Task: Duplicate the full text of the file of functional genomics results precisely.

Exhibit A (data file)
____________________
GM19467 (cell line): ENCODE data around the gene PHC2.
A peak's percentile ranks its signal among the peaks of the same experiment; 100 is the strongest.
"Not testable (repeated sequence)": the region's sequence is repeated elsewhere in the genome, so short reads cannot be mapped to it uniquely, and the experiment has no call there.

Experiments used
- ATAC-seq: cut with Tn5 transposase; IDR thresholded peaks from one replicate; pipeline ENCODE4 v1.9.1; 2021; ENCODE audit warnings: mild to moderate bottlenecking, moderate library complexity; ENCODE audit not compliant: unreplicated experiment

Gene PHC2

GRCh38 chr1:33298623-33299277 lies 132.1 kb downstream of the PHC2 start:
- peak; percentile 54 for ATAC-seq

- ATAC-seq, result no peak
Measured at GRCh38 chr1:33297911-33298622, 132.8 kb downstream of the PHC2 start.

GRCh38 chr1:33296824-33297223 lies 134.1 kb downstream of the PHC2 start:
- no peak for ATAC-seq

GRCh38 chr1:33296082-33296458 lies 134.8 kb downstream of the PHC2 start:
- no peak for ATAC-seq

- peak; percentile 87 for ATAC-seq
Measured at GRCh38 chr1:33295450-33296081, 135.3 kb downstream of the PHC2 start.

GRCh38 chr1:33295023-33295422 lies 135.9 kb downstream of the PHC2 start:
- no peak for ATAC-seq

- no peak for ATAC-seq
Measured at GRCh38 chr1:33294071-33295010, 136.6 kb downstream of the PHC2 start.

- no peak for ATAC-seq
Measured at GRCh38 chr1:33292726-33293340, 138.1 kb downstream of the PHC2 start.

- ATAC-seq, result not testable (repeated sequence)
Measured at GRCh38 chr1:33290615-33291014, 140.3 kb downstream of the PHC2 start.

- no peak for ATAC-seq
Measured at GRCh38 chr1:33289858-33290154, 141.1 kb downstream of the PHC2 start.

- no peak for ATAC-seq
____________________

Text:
GM19467 (cell line): ENCODE data around the gene PHC2.
A peak's percentile ranks its signal among the peaks of the same experiment; 100 is the strongest.
"Not testable (repeated sequence)": the region's sequence is repeated elsewhere in the genome, so short reads cannot be mapped to it uniquely, and the experiment has no call there.

Experiments used
- ATAC-seq: cut with Tn5 transposase; IDR thresholded peaks from one replicate; pipeline ENCODE4 v1.9.1; 2021; ENCODE audit warnings: mild to moderate bottlenecking, moderate library complexity; ENCODE audit not compliant: unreplicated experiment

Gene PHC2

GRCh38 chr1:33298623-33299277 lies 132.1 kb downstream of the PHC2 start:
- peak; percentile 54 for ATAC-seq

- ATAC-seq, result no peak
Measured at GRCh38 chr1:33297911-33298622, 132.8 kb downstream of the PHC2 start.

GRCh38 chr1:33296824-33297223 lies 134.1 kb downstream of the PHC2 start:
- no peak for ATAC-seq

GRCh38 chr1:33296082-33296458 lies 134.8 kb downstream of the PHC2 start:
- no peak for ATAC-seq

- peak; percentile 87 for ATAC-seq
Measured at GRCh38 chr1:33295450-33296081, 135.3 kb downstream of the PHC2 start.

GRCh38 chr1:33295023-33295422 lies 135.9 kb downstream of the PHC2 start:
- no peak for ATAC-seq

- no peak for ATAC-seq
Measured at GRCh38 chr1:33294071-33295010, 136.6 kb downstream of the PHC2 start.

- no peak for ATAC-seq
Measured at GRCh38 chr1:33292726-33293340, 138.1 kb downstream of the PHC2 start.

- ATAC-seq, result not testable (repeated sequence)
Measured at GRCh38 chr1:33290615-33291014, 140.3 kb downstream of the PHC2 start.

- no peak for ATAC-seq
Measured at GRCh38 chr1:33289858-33290154, 141.1 kb downstream of the PHC2 start.

- no peak for ATAC-seq